When it comes to computer screens I had always been satisfied with my laptop screens. It was not until my work for Audi that I really started digging deep into the topic of color management, color spaces and uniform color reproduction across a variety of devices and the difference it can make to view the same image on different targets. I spent a lot of time doing research and one brand that always came up in positive reviews was EIZO. Pretty soon I started working on EIZO screens with built in colorimeters, which are used to physically measure colors which are shown on the screen and measuring how these colors have to by physically altered by the monitor in order not to impact the amount of colors that can digitally be shown by the operating system. The topic sounds complicated (and it is, trust me), but one of these days I will write a blog entry just about that. But I’ll leave that for the dark hours which are still to come in about two months time, since it will be a nice challenge to prevent my brain from going into hibernation mode :). Currently I am using the newest model from EIZO, the CG2730, which is simply a beautiful monitor. The front buttons have been exchanged for capacitive touch button (which I personally love) and the quality and homogeneity of the panel are simply astounding. The screen has a built in colorimeter, which I have set to do auto calibration once a week and it’s an absolutely essential part of my kit. With a luminance of up to 350cd/m^2 (or nits) it is bright enough to work well even during the bright antarctic summer, when the labs in station are quite bright. Of course being able to see 99% of the colors in Adobe RGB color space gives me the confidence, that I am seeing most of the colors that were recorded by my camera and that all of you are seeing the correct colors when images are uploaded to the web later on.

Last but not least it is super important to have a reliable backup solution here in the field. I did a lot of research on RAIDs and NAS drives, as well as 3.5“ and 2.5“ hard-drives. I wanted a lot of storage at a good price point without having to worry about data loss. I chose the solution of buying a big amount of WD Elements portable hard-drives, since they have very good reliability reports, are small, easy to carry around and also affordable. I wanted a total of 8TB of storage (but with redundancy), which meant that I had to buy a total of 16TB of storage. I could have gone for four 4TB drives, but instead decided to go with eight 2TB drives. The reasons for this decision are numerous: First, if a drive ever broke, I would lose 2TB of data instead of 4TB (which is „only“ half the amount of images). Second, the 2TB drives simply have better statistics when it comes to reliability than the 4TB drives, so the overall likelihood of data loss is reduced. Third, if I decided to use one set of drives for something else, I would not have to mix data on a large drive, which makes organization of the files much more easy. My current workflow is, that I have four sets of drives and each set of two drives contains the same data (data is mirrored). Whenever I come back from the field, the first thing I do is download my memory cards onto both hard-drives and one copy to my local Macbook hard-drive. I then start sorting through the images on my laptop with Adobe Lightroom, erasing images, that I do not want to keep. Once I am done with that, I overwrite the data on the two external hard-drives with the amount of images, that is left from the particular shoot, in order to free memory. Maybe it is not the most streamlined workflow, but it works well for me and I know that my images are safe.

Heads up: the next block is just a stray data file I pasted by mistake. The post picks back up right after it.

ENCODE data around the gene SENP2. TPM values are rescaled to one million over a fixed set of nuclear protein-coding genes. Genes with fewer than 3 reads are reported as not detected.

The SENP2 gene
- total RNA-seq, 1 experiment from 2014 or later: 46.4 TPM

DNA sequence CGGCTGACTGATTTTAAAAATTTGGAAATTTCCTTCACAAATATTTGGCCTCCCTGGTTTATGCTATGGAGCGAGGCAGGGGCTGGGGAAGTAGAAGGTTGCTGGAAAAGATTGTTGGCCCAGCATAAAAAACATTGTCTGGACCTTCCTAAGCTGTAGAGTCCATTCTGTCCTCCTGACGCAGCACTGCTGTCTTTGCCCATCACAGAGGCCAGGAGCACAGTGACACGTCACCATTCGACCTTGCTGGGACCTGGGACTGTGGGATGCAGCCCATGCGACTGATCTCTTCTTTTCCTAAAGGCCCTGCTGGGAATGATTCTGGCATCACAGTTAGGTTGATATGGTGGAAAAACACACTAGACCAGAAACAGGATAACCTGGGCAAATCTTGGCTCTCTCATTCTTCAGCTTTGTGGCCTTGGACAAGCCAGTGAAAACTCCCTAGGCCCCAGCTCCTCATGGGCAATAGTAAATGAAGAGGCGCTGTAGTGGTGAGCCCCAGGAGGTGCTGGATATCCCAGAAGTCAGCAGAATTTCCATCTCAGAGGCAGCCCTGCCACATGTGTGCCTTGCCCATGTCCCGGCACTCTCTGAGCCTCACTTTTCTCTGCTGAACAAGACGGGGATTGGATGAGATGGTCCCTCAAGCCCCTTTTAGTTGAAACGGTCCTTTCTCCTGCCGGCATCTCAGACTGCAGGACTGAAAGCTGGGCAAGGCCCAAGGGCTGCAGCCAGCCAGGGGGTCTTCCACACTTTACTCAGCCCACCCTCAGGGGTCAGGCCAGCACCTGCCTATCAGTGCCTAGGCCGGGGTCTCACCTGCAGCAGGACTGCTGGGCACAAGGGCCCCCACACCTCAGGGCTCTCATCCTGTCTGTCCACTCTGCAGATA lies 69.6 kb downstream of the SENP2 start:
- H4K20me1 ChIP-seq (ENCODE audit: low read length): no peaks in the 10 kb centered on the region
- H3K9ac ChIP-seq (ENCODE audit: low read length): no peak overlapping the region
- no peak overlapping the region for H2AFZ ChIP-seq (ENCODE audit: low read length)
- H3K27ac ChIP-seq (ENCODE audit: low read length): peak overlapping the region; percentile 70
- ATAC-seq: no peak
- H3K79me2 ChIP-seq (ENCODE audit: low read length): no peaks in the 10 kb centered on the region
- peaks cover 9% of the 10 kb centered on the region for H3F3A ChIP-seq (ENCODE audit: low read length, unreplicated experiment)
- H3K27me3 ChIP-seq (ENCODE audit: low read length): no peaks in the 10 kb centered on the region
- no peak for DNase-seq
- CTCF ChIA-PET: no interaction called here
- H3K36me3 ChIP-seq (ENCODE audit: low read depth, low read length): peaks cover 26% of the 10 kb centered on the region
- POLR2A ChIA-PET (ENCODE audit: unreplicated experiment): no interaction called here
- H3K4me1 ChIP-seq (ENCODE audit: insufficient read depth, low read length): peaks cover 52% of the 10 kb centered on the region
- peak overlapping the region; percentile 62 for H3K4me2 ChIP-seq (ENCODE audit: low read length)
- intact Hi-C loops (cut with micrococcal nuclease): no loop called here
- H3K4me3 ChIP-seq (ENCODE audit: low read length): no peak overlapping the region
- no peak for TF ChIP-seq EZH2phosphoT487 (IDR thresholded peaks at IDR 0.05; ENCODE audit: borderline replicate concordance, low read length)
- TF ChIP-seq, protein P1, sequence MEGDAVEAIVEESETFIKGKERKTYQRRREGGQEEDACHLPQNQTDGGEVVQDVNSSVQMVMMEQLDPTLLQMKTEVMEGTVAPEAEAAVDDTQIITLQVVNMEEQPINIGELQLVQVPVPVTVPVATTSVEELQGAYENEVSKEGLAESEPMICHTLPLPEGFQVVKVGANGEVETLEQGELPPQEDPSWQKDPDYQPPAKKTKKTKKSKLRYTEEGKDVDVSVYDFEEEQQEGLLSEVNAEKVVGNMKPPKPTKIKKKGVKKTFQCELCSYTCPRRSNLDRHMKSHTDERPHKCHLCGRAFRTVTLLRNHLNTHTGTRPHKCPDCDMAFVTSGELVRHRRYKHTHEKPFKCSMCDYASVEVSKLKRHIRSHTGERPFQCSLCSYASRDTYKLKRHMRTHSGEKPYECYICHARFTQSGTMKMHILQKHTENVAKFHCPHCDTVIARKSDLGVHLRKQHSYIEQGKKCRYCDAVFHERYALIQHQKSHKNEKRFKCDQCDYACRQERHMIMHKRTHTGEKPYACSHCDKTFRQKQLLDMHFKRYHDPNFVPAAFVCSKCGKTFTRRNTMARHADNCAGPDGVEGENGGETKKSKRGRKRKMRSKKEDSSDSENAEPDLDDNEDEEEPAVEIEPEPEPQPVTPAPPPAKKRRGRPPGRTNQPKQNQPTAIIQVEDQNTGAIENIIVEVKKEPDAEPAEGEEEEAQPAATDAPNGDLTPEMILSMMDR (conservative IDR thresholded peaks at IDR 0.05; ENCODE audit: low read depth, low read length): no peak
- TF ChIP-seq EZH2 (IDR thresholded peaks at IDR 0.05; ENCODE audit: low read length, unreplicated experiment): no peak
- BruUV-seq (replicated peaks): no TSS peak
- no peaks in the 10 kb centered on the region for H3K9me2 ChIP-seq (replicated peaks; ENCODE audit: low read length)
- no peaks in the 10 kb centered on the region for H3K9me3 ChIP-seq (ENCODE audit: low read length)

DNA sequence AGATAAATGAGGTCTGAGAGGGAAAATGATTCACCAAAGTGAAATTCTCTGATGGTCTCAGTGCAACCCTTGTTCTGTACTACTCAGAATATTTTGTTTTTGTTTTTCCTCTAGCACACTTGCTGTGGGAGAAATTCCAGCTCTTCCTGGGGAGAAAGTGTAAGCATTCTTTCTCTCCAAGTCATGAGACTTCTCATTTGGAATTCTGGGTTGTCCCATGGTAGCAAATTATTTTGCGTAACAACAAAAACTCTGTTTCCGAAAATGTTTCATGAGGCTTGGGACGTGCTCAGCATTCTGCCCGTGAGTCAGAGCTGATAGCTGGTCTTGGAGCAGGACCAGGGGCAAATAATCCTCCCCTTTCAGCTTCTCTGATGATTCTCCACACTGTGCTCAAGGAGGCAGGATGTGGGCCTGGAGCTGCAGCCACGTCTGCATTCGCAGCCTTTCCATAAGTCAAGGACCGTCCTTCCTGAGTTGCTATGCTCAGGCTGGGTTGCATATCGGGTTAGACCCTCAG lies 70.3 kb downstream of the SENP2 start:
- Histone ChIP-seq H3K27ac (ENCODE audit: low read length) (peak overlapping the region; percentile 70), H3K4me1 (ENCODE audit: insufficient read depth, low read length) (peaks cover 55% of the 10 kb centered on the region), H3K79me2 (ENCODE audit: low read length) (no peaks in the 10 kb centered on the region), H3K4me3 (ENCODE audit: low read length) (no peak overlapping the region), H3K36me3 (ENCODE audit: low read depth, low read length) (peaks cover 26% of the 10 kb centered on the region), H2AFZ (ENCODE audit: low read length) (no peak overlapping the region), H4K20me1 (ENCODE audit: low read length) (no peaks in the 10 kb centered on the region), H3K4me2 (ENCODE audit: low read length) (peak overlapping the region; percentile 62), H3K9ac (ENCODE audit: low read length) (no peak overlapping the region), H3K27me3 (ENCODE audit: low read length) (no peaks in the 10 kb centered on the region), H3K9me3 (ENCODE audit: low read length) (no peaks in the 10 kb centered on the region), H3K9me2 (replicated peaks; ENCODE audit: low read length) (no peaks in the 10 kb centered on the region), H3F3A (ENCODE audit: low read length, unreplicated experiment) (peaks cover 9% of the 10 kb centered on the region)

Pretty simplistic setup for my editing workflow. LR6 runs on MacBook Pro, images are backed up onto hard drive pairs and editing is done on a beuatiful EIZO CG2730 monitor.

 

I hope this will give you an idea of what I am using in the field and how a potential setup for an extended shoot could look like. Again, this is my personal list and I do not claim that I have made the best of choices for everything. I do claim however, that I am more than happy with the performance of my kit and that is has helped me many times already to render my vision into a photograph. If you have comments or questions, feel free to ask me directly :).